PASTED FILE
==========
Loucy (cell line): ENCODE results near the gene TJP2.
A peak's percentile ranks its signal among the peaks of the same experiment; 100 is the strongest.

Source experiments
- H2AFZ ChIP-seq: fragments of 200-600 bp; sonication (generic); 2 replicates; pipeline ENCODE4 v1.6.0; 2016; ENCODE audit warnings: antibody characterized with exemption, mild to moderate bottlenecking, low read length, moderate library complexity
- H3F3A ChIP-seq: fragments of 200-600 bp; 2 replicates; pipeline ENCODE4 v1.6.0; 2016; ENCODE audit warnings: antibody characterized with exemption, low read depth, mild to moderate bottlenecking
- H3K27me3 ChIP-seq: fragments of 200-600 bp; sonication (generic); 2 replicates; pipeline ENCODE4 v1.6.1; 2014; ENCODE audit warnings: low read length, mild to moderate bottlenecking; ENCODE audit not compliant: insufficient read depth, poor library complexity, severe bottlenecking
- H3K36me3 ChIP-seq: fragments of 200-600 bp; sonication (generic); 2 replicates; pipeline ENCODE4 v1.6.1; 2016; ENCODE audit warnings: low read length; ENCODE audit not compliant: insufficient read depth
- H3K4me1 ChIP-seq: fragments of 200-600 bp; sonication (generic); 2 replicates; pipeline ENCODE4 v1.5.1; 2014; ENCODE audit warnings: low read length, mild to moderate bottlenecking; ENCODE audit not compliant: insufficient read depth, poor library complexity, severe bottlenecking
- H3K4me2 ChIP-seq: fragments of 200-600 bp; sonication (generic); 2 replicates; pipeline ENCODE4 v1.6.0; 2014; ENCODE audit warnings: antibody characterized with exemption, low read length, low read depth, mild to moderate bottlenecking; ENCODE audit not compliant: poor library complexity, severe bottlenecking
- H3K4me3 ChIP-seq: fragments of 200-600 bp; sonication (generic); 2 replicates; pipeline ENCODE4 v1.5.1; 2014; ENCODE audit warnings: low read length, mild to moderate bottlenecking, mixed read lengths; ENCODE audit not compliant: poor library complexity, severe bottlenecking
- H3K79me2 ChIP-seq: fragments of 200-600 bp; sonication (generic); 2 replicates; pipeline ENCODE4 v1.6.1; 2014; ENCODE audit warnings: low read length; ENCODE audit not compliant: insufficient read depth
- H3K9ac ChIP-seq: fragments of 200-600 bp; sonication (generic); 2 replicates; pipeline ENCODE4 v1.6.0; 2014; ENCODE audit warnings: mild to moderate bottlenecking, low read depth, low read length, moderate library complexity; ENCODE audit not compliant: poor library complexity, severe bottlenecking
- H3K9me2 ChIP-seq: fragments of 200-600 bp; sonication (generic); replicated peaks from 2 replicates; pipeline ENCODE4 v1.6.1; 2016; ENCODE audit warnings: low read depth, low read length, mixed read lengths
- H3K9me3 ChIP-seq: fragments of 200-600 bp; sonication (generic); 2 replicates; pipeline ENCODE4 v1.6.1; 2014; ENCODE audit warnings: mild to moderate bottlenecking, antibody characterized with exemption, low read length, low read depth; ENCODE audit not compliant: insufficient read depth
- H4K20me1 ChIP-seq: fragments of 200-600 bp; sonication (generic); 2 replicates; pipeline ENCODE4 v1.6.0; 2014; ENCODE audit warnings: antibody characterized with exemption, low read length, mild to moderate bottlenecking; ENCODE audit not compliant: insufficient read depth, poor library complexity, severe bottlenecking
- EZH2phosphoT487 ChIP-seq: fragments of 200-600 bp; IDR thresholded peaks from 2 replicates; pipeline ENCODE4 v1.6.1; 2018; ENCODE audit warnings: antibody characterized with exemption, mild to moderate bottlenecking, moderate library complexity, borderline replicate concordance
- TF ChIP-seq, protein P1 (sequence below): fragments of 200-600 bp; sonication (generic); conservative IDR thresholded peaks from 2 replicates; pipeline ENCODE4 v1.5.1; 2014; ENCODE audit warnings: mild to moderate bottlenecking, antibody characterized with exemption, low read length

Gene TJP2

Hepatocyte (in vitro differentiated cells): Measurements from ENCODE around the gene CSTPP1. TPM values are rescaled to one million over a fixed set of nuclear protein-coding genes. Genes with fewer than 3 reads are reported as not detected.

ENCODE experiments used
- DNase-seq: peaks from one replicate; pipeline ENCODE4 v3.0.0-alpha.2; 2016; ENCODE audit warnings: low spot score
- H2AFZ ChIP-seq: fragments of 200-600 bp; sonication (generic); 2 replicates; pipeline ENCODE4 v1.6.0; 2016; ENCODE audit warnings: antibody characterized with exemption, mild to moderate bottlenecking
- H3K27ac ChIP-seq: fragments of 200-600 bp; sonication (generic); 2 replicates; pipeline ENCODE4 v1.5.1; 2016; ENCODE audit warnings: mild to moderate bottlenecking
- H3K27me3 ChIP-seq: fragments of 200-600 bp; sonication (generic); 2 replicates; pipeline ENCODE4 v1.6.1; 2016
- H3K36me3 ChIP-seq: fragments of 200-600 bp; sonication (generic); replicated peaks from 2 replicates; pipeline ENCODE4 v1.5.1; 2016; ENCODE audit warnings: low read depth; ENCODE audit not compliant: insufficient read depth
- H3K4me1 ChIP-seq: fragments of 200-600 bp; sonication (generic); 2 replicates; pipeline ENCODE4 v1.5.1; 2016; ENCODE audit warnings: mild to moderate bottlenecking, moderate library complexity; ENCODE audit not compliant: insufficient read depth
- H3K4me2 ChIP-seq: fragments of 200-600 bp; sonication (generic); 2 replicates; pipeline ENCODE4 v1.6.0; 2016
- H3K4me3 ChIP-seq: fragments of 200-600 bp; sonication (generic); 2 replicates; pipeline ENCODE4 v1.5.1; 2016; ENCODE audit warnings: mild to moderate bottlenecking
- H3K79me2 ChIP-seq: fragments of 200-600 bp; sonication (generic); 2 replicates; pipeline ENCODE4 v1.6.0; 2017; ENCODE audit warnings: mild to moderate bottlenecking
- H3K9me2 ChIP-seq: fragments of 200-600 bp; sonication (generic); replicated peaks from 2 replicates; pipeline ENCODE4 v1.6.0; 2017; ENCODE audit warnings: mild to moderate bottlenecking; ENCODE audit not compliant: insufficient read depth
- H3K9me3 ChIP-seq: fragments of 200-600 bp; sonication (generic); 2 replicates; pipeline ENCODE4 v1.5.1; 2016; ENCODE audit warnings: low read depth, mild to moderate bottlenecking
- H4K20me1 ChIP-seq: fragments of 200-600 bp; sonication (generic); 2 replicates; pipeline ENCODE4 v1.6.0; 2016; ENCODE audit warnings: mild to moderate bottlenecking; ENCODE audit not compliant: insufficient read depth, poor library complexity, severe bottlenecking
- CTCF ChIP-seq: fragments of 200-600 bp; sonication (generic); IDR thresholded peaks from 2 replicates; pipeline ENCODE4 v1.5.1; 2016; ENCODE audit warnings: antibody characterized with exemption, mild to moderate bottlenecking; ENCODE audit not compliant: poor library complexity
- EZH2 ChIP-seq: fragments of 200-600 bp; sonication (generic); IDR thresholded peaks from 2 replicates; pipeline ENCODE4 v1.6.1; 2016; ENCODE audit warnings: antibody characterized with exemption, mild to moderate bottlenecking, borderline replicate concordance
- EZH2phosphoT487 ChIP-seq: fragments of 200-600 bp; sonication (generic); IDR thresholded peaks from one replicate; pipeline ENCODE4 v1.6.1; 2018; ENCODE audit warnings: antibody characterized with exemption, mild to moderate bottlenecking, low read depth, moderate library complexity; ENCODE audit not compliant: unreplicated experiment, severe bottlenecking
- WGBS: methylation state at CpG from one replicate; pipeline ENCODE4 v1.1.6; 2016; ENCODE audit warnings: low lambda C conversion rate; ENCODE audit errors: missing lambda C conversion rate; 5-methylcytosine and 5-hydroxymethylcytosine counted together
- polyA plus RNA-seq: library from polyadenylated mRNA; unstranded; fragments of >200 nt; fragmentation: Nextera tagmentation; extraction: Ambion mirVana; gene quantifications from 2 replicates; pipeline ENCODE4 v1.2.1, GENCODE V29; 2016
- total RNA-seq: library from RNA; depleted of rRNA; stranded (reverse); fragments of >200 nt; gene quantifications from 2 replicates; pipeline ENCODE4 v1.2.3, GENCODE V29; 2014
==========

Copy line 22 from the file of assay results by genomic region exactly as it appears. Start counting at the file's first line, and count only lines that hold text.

- H2AFZ ChIP-seq: fragments of 200-600 bp; sonication (generic); 2 replicates; pipeline ENCODE4 v1.6.0; 2016; ENCODE audit warnings: antibody characterized with exemption, mild to moderate bottlenecking